Abstract

Abstract:

This essay challenges the prevalent theory of political power as applied to Islamic lands—centered on the notions of clan-based "solidarity" ('aṣabiyya) and "community" (umma)—by showing that Ibn Khaldūn developed a conception of space, territory, and political power that is diametrically opposed to the Westphalian one, and, more importantly, of great actuality.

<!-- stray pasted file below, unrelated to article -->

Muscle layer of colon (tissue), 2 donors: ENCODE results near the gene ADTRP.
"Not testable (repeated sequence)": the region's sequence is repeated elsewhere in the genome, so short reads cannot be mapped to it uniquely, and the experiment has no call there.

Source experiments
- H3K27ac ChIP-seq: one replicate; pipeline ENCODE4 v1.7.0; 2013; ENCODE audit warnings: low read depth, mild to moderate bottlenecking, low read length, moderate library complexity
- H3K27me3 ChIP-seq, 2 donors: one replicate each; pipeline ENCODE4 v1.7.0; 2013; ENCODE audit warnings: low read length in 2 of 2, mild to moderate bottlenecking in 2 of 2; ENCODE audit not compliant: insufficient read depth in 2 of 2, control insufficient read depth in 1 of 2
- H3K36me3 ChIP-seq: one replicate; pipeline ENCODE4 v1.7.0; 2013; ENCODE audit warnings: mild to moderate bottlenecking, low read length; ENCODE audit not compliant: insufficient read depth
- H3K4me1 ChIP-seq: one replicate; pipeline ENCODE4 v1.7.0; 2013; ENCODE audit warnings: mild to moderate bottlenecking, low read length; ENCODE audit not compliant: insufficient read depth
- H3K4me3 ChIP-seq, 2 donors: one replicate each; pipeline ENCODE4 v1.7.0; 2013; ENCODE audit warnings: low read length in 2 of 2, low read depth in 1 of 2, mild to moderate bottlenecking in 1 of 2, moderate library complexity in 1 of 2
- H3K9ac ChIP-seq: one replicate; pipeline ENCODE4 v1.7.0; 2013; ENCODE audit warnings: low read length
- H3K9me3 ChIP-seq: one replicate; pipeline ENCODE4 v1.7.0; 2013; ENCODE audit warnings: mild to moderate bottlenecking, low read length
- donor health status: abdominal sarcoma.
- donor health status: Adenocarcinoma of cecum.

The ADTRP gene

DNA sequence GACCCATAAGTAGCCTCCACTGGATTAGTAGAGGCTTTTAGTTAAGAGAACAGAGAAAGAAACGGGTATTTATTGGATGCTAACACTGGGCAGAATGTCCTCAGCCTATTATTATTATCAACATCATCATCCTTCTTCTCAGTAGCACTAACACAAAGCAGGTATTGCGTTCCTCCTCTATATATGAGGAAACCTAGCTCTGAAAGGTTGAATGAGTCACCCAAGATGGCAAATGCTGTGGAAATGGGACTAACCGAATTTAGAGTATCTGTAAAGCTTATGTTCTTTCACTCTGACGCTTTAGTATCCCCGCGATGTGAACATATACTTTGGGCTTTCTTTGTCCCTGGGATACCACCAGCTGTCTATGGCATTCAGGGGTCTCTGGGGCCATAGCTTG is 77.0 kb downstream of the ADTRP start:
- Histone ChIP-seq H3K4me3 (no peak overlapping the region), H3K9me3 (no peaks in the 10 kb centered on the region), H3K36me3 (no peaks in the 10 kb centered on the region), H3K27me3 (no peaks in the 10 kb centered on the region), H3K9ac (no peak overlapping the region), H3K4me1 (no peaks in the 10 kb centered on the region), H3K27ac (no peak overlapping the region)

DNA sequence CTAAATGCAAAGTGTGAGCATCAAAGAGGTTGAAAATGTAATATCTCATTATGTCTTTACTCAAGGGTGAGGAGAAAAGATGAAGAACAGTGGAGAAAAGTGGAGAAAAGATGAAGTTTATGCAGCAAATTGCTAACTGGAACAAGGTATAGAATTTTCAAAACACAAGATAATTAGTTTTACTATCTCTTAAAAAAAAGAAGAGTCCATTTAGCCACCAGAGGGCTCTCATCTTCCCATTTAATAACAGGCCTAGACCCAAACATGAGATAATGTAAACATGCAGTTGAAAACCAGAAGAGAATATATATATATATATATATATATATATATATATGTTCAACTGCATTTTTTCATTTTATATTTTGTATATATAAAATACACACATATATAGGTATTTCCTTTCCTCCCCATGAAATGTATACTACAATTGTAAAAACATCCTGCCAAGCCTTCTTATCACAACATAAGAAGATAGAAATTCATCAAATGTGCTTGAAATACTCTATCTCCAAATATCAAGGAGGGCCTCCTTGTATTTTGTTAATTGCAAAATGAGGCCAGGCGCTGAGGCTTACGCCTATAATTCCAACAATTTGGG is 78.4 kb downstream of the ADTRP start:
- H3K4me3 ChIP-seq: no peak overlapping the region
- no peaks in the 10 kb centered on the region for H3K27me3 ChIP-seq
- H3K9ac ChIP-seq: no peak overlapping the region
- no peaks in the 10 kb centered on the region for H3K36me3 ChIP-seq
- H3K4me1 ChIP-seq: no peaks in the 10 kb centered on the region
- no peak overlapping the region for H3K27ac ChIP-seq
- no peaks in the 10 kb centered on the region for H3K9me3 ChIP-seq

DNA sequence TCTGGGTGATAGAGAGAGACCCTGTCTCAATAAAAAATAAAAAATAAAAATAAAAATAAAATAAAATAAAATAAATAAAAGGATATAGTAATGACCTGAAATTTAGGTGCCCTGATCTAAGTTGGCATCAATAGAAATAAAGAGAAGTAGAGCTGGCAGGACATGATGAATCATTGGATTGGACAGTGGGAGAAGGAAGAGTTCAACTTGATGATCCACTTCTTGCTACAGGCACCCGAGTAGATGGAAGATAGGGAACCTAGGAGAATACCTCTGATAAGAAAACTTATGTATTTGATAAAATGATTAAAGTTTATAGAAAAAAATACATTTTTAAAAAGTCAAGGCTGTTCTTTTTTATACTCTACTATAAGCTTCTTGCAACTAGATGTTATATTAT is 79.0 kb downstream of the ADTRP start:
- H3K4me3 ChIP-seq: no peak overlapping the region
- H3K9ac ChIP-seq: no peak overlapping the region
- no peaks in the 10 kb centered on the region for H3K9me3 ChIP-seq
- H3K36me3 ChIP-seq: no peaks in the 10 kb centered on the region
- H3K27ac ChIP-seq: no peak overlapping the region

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Additional Information

ISSN
1529-1898
Print ISSN
0031-8221
Pages
pp. 657-665
Launched on MUSE
2019-10-03
Open Access
No
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